Retail Distressed assets

Rescuing Distressed Retail Real Estate

“The developer bit off more than he could chew,” says Henry Englehardt, CCIM, senior vice president with Colliers International in Walnut Creek, Calif., explaining how Rocklin Crossroads, a mixed-use/retail property in Rocklin, Calif., fell into the hands of Umpqua Bank when the market turned. The property comprised one 18,000-square-foot multitenant building, an operating gas station, convenience store, and fast food restaurant, as well as four acres of development land restricted by reciprocal and utility easements.

Umpqua enlisted Englehardt and his team to assist with the property sale. However, “When the bank foreclosed, it wiped out the junior interests, such as gas station, convenience store, and restaurant contracts,” Englehardt says. This would give the new owner something to chew on.

But Englehardt’s team was ready for the challenge, and Umpqua eventually received nine offers. After a careful evaluation process, the bank decided against selling to the highest bidder. Instead, Englehardt recommended a buyer that already had a relationship with the bank and a proven strategy for success with distressed properties, as well as a verified source of funds.

“The buyer was dialed-in, confident, and collaborative,” Englehardt says. “He refranchised the convenience store and gas station, which led to a 2 percentage point capitalization rate compression, and replaced the fast-food contract with a corporate signature.”

But finding the right buyer is only one of the key factors in dealing with real estate-owned retail properties. “For REO, there’s a need for brokers and owners to be flexible and react quickly — with a sense of urgency,” Englehardt explains. “Brokers need to assume a receiver’s attitude.” He offers the following tips:

  • Convince the lender client to buy into the collateral-asset value recovery strategy.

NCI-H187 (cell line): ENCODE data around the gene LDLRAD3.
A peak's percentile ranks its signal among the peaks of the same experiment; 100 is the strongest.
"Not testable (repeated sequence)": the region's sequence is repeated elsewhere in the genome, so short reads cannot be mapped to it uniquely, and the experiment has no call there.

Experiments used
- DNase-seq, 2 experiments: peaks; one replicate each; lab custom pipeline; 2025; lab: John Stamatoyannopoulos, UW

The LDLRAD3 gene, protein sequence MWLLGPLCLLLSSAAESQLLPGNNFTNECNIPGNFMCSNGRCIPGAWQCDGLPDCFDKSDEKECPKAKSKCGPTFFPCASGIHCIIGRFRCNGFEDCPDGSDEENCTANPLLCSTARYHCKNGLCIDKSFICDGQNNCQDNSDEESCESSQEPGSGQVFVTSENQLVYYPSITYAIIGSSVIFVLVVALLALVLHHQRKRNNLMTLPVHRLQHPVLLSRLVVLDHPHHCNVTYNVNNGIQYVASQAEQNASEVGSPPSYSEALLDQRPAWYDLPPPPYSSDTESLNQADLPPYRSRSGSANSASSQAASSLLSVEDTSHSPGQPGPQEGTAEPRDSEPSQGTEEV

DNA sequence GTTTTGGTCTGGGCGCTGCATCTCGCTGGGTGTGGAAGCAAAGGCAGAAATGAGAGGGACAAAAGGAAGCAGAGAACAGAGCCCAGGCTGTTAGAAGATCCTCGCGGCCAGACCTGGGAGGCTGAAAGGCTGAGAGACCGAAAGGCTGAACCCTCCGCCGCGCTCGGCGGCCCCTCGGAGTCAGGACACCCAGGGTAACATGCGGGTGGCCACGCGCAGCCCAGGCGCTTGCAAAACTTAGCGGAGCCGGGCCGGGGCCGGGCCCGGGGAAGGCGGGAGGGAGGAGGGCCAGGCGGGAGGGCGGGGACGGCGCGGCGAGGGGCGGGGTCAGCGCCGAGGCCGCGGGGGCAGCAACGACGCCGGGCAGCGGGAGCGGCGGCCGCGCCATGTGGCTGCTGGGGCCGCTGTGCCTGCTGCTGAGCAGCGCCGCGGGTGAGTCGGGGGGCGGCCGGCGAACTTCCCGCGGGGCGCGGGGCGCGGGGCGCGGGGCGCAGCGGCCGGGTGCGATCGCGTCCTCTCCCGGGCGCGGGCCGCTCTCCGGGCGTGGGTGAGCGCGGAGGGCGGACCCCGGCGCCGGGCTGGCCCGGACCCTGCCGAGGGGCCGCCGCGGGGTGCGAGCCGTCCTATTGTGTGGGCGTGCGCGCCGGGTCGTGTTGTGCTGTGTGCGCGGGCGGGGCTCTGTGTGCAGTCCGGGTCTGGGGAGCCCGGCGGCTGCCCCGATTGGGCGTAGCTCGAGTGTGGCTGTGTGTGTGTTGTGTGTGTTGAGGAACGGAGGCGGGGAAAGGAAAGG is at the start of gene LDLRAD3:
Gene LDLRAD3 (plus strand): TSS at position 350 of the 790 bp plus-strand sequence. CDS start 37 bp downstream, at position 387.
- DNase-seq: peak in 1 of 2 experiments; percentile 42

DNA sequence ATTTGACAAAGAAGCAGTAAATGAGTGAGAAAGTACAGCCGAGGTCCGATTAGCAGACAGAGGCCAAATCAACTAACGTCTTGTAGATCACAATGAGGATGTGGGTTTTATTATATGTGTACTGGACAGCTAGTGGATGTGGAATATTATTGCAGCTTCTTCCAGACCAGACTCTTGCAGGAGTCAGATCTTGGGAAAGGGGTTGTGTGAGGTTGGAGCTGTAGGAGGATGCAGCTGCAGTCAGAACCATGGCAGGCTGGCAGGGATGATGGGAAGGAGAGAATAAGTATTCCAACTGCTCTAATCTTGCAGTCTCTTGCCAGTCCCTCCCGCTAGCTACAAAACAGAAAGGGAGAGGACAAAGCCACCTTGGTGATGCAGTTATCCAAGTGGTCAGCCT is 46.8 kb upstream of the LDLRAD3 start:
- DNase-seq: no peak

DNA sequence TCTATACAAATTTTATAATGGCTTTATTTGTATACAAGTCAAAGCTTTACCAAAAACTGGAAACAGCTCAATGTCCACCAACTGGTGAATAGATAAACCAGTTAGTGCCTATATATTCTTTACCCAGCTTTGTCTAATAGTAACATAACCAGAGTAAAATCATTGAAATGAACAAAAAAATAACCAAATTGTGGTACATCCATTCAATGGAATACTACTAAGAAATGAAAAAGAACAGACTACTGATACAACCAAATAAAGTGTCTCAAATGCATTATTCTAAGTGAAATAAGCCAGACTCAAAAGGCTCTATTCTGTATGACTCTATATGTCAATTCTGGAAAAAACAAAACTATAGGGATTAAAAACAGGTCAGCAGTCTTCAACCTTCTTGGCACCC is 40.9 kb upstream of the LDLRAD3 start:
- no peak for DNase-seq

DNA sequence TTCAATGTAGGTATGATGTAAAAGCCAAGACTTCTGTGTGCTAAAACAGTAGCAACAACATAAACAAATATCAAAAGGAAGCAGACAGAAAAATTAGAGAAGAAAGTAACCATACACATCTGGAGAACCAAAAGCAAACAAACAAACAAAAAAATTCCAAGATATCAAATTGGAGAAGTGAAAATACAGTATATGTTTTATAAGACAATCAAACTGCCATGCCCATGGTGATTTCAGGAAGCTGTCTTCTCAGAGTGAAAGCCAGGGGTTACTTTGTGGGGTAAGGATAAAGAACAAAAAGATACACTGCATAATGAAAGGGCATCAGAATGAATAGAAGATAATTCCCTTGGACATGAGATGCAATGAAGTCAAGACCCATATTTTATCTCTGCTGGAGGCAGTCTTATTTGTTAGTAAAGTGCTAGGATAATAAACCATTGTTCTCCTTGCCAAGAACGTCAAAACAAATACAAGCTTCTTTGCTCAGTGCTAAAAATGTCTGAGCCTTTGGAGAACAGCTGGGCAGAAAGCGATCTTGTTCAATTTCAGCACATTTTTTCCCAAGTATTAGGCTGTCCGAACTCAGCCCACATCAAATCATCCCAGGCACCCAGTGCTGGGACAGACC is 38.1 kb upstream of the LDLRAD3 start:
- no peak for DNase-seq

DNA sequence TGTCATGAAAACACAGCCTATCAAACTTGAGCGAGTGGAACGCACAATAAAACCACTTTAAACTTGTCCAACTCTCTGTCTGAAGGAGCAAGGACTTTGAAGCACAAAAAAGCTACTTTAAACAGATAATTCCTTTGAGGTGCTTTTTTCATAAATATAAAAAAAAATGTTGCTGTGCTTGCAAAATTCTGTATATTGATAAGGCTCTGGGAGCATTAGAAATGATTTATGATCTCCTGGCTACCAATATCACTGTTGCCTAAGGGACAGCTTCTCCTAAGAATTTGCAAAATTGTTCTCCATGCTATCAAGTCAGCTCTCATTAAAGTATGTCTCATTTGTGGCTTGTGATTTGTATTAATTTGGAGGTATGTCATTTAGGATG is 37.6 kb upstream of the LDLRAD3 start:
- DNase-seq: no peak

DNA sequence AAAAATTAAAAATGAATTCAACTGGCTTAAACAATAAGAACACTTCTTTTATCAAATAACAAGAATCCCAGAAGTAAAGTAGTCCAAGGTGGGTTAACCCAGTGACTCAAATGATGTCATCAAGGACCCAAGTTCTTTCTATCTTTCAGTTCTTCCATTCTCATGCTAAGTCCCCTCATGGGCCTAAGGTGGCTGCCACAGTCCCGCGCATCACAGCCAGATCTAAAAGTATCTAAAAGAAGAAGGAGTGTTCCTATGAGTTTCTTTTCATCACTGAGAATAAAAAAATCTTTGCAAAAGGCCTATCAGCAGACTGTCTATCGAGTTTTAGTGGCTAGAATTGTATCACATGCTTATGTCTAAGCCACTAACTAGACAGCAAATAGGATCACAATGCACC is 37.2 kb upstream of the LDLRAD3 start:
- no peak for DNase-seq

• Know state and federal laws in case bankruptcy or foreclosure is a viable option.
  • Stop the bleeding with a property tax appeal.
  • Evaluate tenants and preserve the good ones.
  • If a shopping center has undeveloped land, sell the pads to recover collateral value as soon as possible.
  • Cannibalize the income stream if parts are more valuable than the center as a whole. For example, parcelize and sell a McDonald’s ground lease.
  • Find out if tenants are interested in buying their underlying real estate or buying out their leases.

These strategies won’t go out of fashion anytime soon, according to Englehardt. “I think we will see more retailer failure among both national and regional chains and more independent retailers giving up their space this year, creating a backfill challenge,” he says. CCIMs who think like receivers — stressing service asset stabilization and value recovery — can turn this unfortunate situation into a potentially lucrative opportunity.

Rich Rosfelder is associate editor of Commercial Investment Real Estate.

For more retail asset preservation strategies, read “Retail Goes Downtown” in the May/June 2011 issue of Commercial Investment Real Estate.

Rich Rosfelder

Rich Rosfelder is vice president of strategic communications for CCIM Institute.


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